The Definition of Theft Crimes under Arizona Law
Theft is defined and classified several different ways under Arizona regulations. There are numerous offenses that can lead to theft charges, each one bringing specific consequences to the table. Classification and definitions of theft crimes under Arizona law can be found in Arizona Revised Statutes 13-1802.
Arizona Theft Classification
Under Arizona regulations, theft can be classified in several distinctive ways. Here are a few of the most common offenses that fall under the category:
- Knowingly controlling the property of another person for the purpose of depriving said person of the respective property
- Obtaining the property or belongings of another person via material misrepresentation
- Establishing ownership over the property of another person that has been lost or mis-delivered (whenever the name and the location of the true owner can be identified)
- Controlling property of another person while knowing that said property has been stolen
- Obtaining services without paying
- Obtaining property and claiming ownership over it whenever said property has been placed in one’s possession for a short period of time and without the transfer of rights
- Taking control of the assets of an incapacitated adult
- Obtaining somebody else’s property either through intimidation or deception
As you can see, theft isn’t classified solely as breaking and entering somebody else’s property for the purpose of obtaining belongings or valuables. Any attempt to do material misrepresentation, commit fraud or coerce another person into giving up property will be classified as well as theft crimes under Arizona law.
Arizona Penalty for Theft Crimes
Theft charges can lead to both misdemeanor and felony sentences.
Petty theft will typically result in misdemeanor charges. This is the least severe of all theft crimes and the penalty can be expected to reach up to six months in jail. A person who is committing petty theft for the first time will probably get a minimal sentence, especially if they have an experienced legal representative.
The theft of property valued anywhere between 1,000 and 2,000 dollars will result in a Class 6 felony charge. A Class 6 felony comes with a minimum sentence of four months in jail and a maximum sentence of two years in prison.
Whenever the value of belongings or property stolen exceeds 3,000 dollars, the offender faces a Class 5 felony charge. Class 4 felonies come with sanctions of anywhere between one and 3.75 years in prison.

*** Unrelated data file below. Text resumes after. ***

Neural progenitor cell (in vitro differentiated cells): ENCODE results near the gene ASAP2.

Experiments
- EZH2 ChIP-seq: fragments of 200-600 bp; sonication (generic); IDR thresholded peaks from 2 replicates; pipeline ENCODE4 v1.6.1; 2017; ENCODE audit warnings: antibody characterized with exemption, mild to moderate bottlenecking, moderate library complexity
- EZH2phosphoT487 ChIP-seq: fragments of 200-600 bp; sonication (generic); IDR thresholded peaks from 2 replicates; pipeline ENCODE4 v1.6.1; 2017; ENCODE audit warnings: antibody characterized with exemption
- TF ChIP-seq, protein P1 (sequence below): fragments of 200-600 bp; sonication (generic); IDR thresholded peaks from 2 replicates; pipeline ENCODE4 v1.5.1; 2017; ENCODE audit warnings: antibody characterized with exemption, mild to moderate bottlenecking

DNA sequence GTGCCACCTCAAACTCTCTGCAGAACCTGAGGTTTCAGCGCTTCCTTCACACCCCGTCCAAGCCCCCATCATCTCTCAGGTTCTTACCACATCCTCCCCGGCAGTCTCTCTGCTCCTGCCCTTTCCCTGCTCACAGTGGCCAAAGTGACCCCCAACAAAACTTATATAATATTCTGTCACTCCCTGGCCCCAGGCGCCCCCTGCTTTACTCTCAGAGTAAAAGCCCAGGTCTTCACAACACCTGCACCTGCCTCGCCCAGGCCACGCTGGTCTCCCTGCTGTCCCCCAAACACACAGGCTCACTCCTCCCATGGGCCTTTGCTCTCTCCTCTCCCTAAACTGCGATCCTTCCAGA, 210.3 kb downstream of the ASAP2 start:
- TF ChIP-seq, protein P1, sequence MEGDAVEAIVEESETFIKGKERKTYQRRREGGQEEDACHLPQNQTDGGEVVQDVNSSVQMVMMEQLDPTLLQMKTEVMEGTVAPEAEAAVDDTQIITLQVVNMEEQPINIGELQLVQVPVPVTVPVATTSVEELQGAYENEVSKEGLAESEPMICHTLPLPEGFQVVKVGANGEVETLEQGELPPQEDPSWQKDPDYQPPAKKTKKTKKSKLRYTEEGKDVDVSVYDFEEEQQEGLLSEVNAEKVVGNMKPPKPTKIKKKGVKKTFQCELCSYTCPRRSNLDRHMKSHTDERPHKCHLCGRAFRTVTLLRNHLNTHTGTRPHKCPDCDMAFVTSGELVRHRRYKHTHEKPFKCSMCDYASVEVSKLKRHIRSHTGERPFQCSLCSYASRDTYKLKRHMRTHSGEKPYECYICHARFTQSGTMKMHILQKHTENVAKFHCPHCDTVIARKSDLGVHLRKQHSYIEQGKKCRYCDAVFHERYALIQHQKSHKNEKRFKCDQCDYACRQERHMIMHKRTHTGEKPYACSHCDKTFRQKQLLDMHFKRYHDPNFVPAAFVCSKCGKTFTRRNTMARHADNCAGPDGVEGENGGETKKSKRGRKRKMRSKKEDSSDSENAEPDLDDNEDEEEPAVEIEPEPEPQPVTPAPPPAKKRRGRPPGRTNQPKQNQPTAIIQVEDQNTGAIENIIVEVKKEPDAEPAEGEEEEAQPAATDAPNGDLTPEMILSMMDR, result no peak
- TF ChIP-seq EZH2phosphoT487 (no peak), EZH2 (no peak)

The most serious offense will result in a Class 2 felony. The value of stolen property should exceed 25,000 dollars for a person to be charged. In this instance, the penalty will be in the range from three to 12.5 years in prison. A first-time offender will face the smallest possible sentence while a person who has a previous criminal record could get the maximum jail time.
Possible Defense Scenarios
It’s imperative to get in touch with a criminal defense attorney as soon as you’re charged with theft crimes under Arizona law. The lawyer will examine the specifics of the charges and choose a line of defense that will deliver the best possible outcome.
A few of the viable defense scenarios include the following:
- Establishing the legal ownership of the property by the person being charged with theft
- Demonstrating a lack of criminal intent in one of the above-mentioned scenario
- Demonstrating consent on behalf of the owner to transfer rights or grant ownership to somebody else
- Demonstrating intoxication
- Showing that a violation of constitutional rights has occurred during the criminal proceedings
Even if it isn’t possible to get the charges dismissed altogether, a good attorney will make it possible to minimize the sentence. You will also have a good idea about what to expect during the process, how to cooperate with the authorities and get the best outcome under the circumstances.